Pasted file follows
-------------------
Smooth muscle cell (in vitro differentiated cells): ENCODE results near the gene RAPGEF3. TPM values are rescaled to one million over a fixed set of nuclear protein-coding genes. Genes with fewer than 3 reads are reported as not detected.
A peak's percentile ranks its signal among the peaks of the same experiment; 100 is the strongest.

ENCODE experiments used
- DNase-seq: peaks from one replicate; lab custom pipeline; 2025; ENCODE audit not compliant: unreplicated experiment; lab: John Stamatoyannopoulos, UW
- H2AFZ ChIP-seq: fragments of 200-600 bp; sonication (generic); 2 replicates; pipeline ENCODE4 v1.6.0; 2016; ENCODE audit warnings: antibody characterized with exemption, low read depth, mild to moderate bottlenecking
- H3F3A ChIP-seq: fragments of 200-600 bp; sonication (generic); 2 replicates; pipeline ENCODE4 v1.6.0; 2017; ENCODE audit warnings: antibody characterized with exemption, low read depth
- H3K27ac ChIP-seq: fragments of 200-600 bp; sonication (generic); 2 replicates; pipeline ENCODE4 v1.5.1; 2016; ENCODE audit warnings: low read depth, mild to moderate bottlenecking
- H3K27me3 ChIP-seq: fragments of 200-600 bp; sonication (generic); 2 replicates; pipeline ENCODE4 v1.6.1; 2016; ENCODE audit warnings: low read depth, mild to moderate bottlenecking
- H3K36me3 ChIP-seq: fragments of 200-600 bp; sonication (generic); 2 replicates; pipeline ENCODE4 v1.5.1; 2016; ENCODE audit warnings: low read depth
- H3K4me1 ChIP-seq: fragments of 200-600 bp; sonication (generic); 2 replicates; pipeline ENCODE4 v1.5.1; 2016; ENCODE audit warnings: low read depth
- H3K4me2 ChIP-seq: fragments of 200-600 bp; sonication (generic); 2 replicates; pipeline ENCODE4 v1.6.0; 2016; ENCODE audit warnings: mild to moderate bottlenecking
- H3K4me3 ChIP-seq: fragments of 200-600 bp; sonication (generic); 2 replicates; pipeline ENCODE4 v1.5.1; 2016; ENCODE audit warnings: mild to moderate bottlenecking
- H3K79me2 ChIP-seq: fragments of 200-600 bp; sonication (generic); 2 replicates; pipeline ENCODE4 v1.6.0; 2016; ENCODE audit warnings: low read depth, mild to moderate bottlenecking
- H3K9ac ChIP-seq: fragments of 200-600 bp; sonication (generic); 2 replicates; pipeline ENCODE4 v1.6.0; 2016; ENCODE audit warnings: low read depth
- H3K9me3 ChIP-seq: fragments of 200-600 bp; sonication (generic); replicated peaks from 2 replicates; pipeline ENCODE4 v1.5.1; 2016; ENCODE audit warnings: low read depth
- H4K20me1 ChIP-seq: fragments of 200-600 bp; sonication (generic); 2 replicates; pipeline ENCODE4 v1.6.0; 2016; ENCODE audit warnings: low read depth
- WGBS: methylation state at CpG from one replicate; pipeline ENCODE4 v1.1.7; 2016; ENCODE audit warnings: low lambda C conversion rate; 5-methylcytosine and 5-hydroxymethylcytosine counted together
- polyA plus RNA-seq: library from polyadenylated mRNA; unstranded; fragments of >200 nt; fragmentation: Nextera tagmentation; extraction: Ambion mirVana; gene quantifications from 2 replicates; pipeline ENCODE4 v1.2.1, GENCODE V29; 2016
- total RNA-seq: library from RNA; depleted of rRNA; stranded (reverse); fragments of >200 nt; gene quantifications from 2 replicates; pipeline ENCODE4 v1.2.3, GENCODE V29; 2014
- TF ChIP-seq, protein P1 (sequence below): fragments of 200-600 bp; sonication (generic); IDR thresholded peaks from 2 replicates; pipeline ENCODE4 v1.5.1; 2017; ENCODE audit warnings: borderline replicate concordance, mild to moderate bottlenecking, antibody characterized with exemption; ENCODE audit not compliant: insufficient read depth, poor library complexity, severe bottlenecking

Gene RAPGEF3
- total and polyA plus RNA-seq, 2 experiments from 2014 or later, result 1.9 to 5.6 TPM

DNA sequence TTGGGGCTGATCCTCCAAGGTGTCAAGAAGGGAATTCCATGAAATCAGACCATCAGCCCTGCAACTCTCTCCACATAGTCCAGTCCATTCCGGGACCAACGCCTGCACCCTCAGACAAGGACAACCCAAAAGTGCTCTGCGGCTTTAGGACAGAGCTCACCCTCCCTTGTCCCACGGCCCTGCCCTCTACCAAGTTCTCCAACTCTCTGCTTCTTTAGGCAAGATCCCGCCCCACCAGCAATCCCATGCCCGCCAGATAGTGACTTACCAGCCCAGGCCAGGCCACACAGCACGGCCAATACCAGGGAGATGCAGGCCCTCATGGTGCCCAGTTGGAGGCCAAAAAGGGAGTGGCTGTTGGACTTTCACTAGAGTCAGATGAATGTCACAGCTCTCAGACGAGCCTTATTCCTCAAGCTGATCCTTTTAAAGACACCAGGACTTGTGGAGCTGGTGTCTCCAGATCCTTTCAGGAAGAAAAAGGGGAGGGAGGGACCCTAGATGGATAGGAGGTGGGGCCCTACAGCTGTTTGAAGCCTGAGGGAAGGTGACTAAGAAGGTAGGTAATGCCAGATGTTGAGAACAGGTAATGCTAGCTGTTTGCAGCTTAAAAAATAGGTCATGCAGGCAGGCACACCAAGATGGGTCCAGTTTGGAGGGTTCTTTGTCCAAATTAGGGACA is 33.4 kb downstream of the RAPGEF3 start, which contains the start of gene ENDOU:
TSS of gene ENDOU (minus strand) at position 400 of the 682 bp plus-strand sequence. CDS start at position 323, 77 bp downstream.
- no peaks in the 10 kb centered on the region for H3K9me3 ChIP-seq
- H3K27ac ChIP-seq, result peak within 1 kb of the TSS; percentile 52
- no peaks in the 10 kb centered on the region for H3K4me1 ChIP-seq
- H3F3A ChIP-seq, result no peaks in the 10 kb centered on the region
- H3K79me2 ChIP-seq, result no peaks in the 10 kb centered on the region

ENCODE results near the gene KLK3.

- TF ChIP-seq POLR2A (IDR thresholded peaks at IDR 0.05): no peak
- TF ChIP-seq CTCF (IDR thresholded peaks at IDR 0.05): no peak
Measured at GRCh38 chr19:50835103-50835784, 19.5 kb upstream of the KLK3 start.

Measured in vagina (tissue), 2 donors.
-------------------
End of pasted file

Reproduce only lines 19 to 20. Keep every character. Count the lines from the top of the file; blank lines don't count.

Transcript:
- total RNA-seq: library from RNA; depleted of rRNA; stranded (reverse); fragments of >200 nt; gene quantifications from 2 replicates; pipeline ENCODE4 v1.2.3, GENCODE V29; 2014
- TF ChIP-seq, protein P1 (sequence below): fragments of 200-600 bp; sonication (generic); IDR thresholded peaks from 2 replicates; pipeline ENCODE4 v1.5.1; 2017; ENCODE audit warnings: borderline replicate concordance, mild to moderate bottlenecking, antibody characterized with exemption; ENCODE audit not compliant: insufficient read depth, poor library complexity, severe bottlenecking